As many readers of the Calgary Gay History Project know, a lot of our work has been focussed on the life of Everett Klippert—unjustly incarcerated for most of the 1960s for being gay.
In 2020, the Klippert family applied to the Parole Board of Canada for an expungement of their uncle’s criminal record—a provision that was made available to them through the Expungement of Historically Unjust Convictions Act. This Act was part of the Government of Canada’s formal apology to the LGBTQ2 community in 2017.
The expungement order was granted on November 18, 2020, which means Everett is deemed never to have been a criminal. Although he died almost 25 years ago, his family is deeply satisfied with the outcome.
Interestingly, Ottawa-based lawyer Brian Crane, who defended Everett in the Supreme Court trial of 1967, offered to assist the family with the application, pro bono. It’s remarkable that Mr. Crane’s career has spanned these two ends of Everett’s story.
The Calgary Gay History Project is very grateful to have been part of this journey with the Klippert family. To learn more about Everett’s story, and why it is important to Canadian history, we have included a few links.
It is distressing to find our world so disrupted by pandemic. With social distancing and closing borders, we will likely find ourselves with much more time at home. Reading has always been a favourite pastime and retreat for me. Now that we may find bookstores and libraries closed, it occurred to us, that we could assist our fellow Calgarians by providing free PDF downloads of Our Past Matters: Stories of Gay Calgary.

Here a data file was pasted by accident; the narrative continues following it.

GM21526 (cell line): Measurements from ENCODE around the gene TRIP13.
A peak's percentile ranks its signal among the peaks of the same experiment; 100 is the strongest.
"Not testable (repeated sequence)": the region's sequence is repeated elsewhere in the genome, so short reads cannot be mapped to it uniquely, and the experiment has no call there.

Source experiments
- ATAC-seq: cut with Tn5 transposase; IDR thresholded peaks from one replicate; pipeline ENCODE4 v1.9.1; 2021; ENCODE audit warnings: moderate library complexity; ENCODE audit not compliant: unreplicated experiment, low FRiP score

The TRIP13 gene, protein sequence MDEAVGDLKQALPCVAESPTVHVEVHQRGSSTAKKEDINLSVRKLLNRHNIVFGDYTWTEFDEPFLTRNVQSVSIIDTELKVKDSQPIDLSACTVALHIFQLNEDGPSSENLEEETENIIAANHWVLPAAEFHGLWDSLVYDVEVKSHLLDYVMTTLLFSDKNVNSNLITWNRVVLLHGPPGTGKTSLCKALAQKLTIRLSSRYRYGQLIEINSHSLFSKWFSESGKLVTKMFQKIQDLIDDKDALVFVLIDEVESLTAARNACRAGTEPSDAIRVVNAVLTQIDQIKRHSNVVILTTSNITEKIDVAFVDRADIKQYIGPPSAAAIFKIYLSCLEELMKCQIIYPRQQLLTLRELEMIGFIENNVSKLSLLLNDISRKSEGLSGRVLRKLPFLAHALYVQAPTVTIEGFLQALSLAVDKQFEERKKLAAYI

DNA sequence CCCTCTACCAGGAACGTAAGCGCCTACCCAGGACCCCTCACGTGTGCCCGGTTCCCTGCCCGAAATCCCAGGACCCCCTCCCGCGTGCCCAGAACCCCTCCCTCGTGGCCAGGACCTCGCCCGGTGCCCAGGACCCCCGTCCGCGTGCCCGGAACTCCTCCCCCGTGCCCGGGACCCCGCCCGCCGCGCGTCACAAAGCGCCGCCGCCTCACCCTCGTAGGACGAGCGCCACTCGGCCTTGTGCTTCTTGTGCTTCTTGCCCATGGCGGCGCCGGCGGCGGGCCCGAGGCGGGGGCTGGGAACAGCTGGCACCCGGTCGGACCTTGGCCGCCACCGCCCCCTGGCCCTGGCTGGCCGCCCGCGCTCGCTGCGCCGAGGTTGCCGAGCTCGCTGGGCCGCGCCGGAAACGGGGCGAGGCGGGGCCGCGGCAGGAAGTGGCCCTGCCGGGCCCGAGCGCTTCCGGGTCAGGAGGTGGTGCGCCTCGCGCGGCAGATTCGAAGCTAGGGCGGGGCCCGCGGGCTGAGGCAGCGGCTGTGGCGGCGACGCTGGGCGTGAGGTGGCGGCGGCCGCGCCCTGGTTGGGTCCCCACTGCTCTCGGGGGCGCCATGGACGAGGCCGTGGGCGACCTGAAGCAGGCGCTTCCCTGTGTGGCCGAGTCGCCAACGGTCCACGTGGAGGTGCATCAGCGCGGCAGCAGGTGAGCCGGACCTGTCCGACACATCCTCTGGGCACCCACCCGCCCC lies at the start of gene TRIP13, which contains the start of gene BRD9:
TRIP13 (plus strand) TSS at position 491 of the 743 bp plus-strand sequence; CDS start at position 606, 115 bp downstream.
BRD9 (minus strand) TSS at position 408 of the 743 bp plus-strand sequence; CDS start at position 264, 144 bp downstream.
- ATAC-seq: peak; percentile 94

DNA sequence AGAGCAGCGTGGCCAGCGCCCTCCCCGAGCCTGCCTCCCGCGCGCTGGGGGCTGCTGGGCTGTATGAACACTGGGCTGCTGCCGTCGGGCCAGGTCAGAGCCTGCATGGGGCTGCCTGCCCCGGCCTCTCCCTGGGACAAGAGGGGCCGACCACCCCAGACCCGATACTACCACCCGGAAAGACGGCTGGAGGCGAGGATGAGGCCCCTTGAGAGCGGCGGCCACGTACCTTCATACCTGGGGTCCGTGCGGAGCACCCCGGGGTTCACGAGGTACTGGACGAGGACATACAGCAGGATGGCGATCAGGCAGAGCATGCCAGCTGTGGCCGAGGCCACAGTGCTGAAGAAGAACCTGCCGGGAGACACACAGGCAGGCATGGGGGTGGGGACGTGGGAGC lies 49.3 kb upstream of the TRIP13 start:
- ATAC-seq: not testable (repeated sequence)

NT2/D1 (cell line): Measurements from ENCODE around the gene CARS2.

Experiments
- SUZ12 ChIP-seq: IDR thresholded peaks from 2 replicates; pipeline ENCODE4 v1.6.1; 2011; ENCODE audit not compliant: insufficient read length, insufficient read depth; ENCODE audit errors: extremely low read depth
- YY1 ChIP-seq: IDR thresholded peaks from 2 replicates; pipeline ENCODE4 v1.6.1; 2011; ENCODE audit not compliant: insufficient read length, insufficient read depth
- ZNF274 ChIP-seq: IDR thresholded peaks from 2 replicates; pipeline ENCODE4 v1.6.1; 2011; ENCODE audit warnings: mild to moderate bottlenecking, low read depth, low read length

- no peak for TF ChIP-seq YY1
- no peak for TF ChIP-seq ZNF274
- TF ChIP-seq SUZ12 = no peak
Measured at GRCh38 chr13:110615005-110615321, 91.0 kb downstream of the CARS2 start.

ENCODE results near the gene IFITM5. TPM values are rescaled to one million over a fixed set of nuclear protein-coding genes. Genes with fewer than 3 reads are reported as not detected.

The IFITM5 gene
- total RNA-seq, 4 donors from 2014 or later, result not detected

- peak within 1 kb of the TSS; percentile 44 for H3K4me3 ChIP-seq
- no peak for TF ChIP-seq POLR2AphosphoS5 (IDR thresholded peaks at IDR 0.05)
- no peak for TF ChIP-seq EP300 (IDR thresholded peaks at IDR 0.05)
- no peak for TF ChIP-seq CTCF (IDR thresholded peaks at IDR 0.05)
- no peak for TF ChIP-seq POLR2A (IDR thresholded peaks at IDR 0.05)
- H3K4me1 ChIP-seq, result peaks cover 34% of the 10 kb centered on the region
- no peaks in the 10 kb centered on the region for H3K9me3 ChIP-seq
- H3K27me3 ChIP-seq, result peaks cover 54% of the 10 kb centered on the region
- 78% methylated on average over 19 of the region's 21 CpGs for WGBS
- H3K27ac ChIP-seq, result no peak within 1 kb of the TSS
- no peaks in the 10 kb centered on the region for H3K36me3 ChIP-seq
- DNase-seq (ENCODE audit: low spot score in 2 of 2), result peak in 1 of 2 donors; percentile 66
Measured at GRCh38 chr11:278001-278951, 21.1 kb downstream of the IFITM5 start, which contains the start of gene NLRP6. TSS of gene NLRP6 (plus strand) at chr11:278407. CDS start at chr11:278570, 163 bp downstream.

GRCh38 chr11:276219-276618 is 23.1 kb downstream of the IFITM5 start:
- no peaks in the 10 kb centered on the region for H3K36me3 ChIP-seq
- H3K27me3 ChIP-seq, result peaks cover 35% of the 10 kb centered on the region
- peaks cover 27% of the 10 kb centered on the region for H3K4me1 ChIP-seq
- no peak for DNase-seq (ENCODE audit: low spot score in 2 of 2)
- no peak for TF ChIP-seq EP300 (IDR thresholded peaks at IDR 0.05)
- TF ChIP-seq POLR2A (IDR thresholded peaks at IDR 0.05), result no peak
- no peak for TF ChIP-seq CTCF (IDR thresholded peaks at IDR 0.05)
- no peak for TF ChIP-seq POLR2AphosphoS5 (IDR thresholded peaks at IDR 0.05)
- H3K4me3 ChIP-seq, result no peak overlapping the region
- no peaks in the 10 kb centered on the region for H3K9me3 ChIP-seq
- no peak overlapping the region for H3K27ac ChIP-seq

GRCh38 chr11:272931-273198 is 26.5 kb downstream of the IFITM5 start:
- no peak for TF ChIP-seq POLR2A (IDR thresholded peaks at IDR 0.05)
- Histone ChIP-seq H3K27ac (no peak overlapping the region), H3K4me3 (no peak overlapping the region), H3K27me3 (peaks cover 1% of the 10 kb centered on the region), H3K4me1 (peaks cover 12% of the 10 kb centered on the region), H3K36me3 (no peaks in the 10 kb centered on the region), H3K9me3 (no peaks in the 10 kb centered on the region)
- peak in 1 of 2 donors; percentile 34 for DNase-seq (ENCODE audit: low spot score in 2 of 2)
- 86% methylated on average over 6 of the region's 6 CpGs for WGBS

The book, which was on the Calgary Herald’s local best-seller list in 2019, explores our city’s LGBTQ2 past. In it, you will find stories of resiliency and courage, darkness and light. Until April 30, 2020, email Kevin at email@example.com with the subject line: “PDF please” and we will send you a copy.
11:00 AM – 6:00 PM – Pride in the Park. After the parade, stop by the Calgary Gay History Project’s History Booth. Share your own stories and learn more about Calgary’s LGBTQ2 Past.
Jeremy Klaszus, editor and founder of The Sprawl, invited us to write an essay about gay history. We used the opportunity to mark the 50th anniversary of Bill C-150, the decriminalization of homosexuality coming into force, and the Calgarian who precipitated it, Everett Klippert. You can read it: here. After reading the essay, CBC Radio requested a live radio interview about the anniversary too.
Consider being a Sprawl supporter yourself – pop-up journalism may be a unique model for news, but the Sprawl has an impressive track record of insightful and meaningful local reportage. We love it.
Another highlight of the week was RISE. The audience at the Plaza Theatre was honoured and moved by the passionate recollections of two heroes from the gay rights movement, Ruth Coker Burks and Cleve Jones. Afterward one Calgarian exclaimed: “It was one of the most inspirational evenings I have ever attended.” I was very grateful to have MCed the event, which was manifested by Twisted Element’s Keon Brawn. Thank you, Keon, for showing the community such inspired leadership.